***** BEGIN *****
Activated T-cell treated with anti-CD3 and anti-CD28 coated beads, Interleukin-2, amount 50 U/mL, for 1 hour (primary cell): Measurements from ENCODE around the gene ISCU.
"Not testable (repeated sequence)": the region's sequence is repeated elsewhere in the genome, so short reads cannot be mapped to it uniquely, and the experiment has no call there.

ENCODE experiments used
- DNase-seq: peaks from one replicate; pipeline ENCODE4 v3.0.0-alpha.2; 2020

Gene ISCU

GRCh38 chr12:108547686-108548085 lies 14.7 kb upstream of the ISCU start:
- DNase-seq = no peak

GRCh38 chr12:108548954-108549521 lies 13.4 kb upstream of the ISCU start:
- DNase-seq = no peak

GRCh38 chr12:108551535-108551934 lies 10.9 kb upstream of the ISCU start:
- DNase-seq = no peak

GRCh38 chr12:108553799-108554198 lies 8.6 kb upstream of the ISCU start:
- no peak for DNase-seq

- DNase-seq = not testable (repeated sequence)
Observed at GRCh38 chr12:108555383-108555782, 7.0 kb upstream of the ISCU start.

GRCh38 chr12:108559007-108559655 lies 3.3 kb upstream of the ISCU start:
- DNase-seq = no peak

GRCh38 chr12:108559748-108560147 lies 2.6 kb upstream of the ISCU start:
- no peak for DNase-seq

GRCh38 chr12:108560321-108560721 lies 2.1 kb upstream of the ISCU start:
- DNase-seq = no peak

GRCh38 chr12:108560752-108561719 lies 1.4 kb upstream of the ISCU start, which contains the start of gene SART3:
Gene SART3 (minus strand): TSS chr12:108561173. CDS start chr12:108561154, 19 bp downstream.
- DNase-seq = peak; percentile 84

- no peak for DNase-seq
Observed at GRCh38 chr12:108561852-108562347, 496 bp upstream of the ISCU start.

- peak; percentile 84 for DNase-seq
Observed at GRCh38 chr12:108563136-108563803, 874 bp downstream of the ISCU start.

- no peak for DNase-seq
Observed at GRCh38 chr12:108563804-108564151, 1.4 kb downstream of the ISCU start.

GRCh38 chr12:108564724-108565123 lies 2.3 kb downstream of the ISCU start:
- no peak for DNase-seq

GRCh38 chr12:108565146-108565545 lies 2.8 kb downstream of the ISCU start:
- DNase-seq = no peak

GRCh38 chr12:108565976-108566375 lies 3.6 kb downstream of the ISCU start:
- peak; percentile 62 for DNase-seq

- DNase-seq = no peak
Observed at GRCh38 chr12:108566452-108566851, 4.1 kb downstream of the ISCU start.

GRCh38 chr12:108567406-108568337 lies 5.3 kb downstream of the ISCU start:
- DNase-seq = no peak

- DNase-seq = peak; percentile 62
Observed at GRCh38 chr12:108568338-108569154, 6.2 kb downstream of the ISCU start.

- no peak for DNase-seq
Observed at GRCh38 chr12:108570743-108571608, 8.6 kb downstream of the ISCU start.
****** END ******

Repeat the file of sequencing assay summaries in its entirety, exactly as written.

Activated T-cell treated with anti-CD3 and anti-CD28 coated beads, Interleukin-2, amount 50 U/mL, for 1 hour (primary cell): Measurements from ENCODE around the gene ISCU.
"Not testable (repeated sequence)": the region's sequence is repeated elsewhere in the genome, so short reads cannot be mapped to it uniquely, and the experiment has no call there.

ENCODE experiments used
- DNase-seq: peaks from one replicate; pipeline ENCODE4 v3.0.0-alpha.2; 2020

Gene ISCU

GRCh38 chr12:108547686-108548085 lies 14.7 kb upstream of the ISCU start:
- DNase-seq = no peak

GRCh38 chr12:108548954-108549521 lies 13.4 kb upstream of the ISCU start:
- DNase-seq = no peak

GRCh38 chr12:108551535-108551934 lies 10.9 kb upstream of the ISCU start:
- DNase-seq = no peak

GRCh38 chr12:108553799-108554198 lies 8.6 kb upstream of the ISCU start:
- no peak for DNase-seq

- DNase-seq = not testable (repeated sequence)
Observed at GRCh38 chr12:108555383-108555782, 7.0 kb upstream of the ISCU start.

GRCh38 chr12:108559007-108559655 lies 3.3 kb upstream of the ISCU start:
- DNase-seq = no peak

GRCh38 chr12:108559748-108560147 lies 2.6 kb upstream of the ISCU start:
- no peak for DNase-seq

GRCh38 chr12:108560321-108560721 lies 2.1 kb upstream of the ISCU start:
- DNase-seq = no peak

GRCh38 chr12:108560752-108561719 lies 1.4 kb upstream of the ISCU start, which contains the start of gene SART3:
Gene SART3 (minus strand): TSS chr12:108561173. CDS start chr12:108561154, 19 bp downstream.
- DNase-seq = peak; percentile 84

- no peak for DNase-seq
Observed at GRCh38 chr12:108561852-108562347, 496 bp upstream of the ISCU start.

- peak; percentile 84 for DNase-seq
Observed at GRCh38 chr12:108563136-108563803, 874 bp downstream of the ISCU start.

- no peak for DNase-seq
Observed at GRCh38 chr12:108563804-108564151, 1.4 kb downstream of the ISCU start.

GRCh38 chr12:108564724-108565123 lies 2.3 kb downstream of the ISCU start:
- no peak for DNase-seq

GRCh38 chr12:108565146-108565545 lies 2.8 kb downstream of the ISCU start:
- DNase-seq = no peak

GRCh38 chr12:108565976-108566375 lies 3.6 kb downstream of the ISCU start:
- peak; percentile 62 for DNase-seq

- DNase-seq = no peak
Observed at GRCh38 chr12:108566452-108566851, 4.1 kb downstream of the ISCU start.

GRCh38 chr12:108567406-108568337 lies 5.3 kb downstream of the ISCU start:
- DNase-seq = no peak

- DNase-seq = peak; percentile 62
Observed at GRCh38 chr12:108568338-108569154, 6.2 kb downstream of the ISCU start.

- no peak for DNase-seq
Observed at GRCh38 chr12:108570743-108571608, 8.6 kb downstream of the ISCU start.